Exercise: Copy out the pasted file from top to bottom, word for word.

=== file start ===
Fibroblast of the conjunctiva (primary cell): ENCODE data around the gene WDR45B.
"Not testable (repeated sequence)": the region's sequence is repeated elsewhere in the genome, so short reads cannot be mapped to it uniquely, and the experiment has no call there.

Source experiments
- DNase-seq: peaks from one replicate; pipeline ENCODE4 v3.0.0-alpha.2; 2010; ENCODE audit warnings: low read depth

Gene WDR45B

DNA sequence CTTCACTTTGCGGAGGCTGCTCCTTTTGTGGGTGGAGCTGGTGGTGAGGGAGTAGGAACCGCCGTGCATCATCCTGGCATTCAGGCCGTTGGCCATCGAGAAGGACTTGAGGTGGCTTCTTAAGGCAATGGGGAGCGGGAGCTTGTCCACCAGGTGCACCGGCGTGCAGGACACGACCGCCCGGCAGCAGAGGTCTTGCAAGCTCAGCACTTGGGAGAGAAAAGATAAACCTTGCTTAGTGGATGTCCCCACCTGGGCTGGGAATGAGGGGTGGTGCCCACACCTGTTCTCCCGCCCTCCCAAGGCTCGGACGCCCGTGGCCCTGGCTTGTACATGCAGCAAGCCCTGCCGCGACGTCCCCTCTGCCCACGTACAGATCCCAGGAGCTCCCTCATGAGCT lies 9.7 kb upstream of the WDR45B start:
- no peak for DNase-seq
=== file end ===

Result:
Fibroblast of the conjunctiva (primary cell): ENCODE data around the gene WDR45B.
"Not testable (repeated sequence)": the region's sequence is repeated elsewhere in the genome, so short reads cannot be mapped to it uniquely, and the experiment has no call there.

Source experiments
- DNase-seq: peaks from one replicate; pipeline ENCODE4 v3.0.0-alpha.2; 2010; ENCODE audit warnings: low read depth

Gene WDR45B

DNA sequence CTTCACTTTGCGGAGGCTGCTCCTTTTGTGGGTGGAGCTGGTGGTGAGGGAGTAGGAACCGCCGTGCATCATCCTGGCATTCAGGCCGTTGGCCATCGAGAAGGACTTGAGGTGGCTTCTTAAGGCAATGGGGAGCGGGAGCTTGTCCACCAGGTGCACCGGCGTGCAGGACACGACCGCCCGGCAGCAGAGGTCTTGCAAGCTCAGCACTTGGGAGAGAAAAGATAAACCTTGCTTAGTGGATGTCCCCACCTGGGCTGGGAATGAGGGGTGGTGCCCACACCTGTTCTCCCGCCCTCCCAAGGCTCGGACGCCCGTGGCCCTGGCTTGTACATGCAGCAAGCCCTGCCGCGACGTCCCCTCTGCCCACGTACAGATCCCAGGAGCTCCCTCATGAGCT lies 9.7 kb upstream of the WDR45B start:
- no peak for DNase-seq